Attention-deficit/hyperactivity disorder (ADHD) is a neurological disorder that can affect children and adults. “These days ADHD is often first diagnosed in children,” says James C. Anderson, IV, MD, Pediatrician at ARC Far West. “Clinicians, teachers, and parents are much more aware of the symptoms to watch for than in the past.”
What are some common symptoms of ADHD in children?
- Inattention — A short attention span, a hard time listening to others, a hard time attending to details, being easily distracted or forgetful, and with poor organizational skills.
- Impulsivity — Seen as interrupting often, impatience waiting for his or her turn, blurting out answers in school instead of waiting to be called on, and thinking before acting.
- Hyperactivity — Always in motion, difficulty staying in their seat, fidgeting, talking a lot, forgetfulness, and inability to complete the task at hand.
“Although having your child diagnosed with ADHD may at first seem like discouraging news, do not be disheartened,” says Dr. Anderson. “There are also many benefits that come with the condition. Often the very behaviors that are the symptoms of ADHD can also be become strengths.”
What are some benefits of ADHD?
- Hyperfocus — A person with ADHD can focus on a task for hours on end, essentially tuning out everything around them, if they are doing a job that they enjoy and find interesting. This process allows them to complete a task without any distractions, and the outcome is often of greater quality.
- Resilience — Teachers say they view more than half of all children with ADHD as resilient. Living with ADHD comes with many challenges every day. Experiencing obstacles, and working past them, means that people with ADHD can build up resilience because they have practiced recovering from setbacks more often than other individuals.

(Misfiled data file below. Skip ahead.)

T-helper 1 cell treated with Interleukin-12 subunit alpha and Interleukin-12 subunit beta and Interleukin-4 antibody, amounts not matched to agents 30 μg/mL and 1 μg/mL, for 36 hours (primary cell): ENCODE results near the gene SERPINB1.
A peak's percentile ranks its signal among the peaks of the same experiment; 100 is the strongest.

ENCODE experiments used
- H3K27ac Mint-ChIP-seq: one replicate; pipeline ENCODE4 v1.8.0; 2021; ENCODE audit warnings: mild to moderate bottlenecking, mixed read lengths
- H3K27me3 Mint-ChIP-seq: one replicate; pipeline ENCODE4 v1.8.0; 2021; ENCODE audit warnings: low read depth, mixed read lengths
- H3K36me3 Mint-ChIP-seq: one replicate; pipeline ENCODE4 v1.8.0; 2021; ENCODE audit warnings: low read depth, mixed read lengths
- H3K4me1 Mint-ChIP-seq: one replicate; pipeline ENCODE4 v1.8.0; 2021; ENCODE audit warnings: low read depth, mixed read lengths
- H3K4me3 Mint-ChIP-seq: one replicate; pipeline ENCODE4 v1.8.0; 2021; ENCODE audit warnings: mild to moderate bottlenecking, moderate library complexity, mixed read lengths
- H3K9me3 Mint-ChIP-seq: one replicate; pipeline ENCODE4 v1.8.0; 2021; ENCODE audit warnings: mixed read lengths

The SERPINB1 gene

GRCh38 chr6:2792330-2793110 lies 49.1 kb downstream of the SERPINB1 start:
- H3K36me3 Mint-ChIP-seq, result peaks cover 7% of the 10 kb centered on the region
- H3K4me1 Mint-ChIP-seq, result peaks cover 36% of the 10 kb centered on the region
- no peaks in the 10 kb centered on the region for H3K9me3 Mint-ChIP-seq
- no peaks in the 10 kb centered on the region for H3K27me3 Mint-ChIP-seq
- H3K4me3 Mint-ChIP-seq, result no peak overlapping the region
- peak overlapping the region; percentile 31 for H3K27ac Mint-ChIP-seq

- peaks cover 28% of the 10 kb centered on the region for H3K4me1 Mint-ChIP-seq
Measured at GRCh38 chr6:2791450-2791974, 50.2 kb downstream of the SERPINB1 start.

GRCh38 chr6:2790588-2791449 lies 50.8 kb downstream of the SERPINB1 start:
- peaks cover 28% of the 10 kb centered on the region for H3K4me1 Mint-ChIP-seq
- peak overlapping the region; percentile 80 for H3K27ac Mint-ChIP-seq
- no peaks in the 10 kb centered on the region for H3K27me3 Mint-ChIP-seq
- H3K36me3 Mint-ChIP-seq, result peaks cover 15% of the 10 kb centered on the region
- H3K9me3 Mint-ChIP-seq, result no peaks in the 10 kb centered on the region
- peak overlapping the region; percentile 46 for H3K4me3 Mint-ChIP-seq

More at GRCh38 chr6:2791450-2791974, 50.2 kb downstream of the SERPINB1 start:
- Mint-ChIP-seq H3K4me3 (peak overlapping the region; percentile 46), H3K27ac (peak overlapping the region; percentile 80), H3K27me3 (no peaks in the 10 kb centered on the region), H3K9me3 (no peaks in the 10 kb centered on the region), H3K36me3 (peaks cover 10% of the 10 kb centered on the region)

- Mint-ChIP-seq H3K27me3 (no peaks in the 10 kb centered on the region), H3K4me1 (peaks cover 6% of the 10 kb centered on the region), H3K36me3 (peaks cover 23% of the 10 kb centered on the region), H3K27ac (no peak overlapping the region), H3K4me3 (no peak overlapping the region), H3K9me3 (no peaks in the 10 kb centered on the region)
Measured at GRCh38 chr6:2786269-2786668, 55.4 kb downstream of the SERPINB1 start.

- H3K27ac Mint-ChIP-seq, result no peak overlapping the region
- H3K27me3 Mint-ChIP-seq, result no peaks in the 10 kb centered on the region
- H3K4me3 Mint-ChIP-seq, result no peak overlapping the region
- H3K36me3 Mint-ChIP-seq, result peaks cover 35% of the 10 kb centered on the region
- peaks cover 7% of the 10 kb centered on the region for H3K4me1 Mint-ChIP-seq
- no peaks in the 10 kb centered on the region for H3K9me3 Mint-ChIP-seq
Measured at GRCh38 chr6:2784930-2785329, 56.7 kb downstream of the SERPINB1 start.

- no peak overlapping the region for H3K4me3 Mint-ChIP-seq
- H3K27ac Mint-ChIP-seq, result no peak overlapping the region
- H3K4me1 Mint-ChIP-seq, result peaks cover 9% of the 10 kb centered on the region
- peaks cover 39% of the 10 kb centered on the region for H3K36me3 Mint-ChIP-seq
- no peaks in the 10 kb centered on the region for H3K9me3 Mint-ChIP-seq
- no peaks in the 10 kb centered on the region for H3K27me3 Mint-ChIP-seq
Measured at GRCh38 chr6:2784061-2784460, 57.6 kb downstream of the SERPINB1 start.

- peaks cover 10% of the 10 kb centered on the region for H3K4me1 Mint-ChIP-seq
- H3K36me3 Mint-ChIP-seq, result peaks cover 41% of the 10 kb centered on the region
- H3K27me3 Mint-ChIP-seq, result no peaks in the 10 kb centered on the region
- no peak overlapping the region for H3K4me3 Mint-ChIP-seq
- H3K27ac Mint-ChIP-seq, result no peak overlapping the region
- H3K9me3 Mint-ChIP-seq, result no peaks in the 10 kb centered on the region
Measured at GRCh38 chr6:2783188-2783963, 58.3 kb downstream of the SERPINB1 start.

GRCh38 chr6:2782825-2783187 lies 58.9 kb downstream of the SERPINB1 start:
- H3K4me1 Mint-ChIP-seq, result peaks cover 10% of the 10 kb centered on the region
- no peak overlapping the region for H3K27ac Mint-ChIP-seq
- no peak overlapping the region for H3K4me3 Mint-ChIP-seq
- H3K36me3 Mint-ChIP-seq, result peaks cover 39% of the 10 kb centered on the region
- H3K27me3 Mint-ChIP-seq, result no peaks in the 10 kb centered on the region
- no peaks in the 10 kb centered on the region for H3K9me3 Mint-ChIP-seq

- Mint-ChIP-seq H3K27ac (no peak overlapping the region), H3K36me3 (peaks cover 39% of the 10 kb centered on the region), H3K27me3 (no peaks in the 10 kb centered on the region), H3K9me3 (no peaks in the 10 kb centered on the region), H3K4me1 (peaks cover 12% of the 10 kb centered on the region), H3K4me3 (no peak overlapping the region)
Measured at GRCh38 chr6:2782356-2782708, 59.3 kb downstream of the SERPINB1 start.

- Creativity — Those with ADHD are often highly creative, especially when given a goal-oriented task. Living with ADHD also requires people to approach tasks differently, which means they can become great problem solvers. Those with ADHD often think of unusual solutions because of their different perspectives.
- Conversational skills and humanity — People with ADHD are often great conversationalists. Those with ADHD are often talkative, which means that they can spark an intriguing conversation in most scenarios. One study highlighted that people with ADHD may have higher levels of social intelligence, humor, and recognition of feeling, or empathy.
- Spontaneity and courage — People with ADHD are not afraid to do whatever they enjoy at the moment without concerning themselves with long-term implications or overthinking situations. Their impulsive nature lends itself to spontaneous activities that often leave enjoyable and lasting memories.
- High energy — One of the defining aspects of ADHD is hyperactivity. While most people think of this negatively in terms of disruption to classmates or work colleagues, hyperactivity also means that those with ADHD are excellent at sports and other physical activities.
The bottom line
“A diagnosis of ADHD doesn’t have to put a person at a disadvantage in life,” says Dr. Anderson. “Sometimes a person with ADHD just needs assistance in harnessing these traits in a positive way that can lead to very successful outcomes.”
Make an appointment today
Dr. Anderson is currently accepting new patients for ADHD, mental health, and behavioral health. Make an appointment by calling ARC Far West at 512-346-6611 or schedule an appointment online.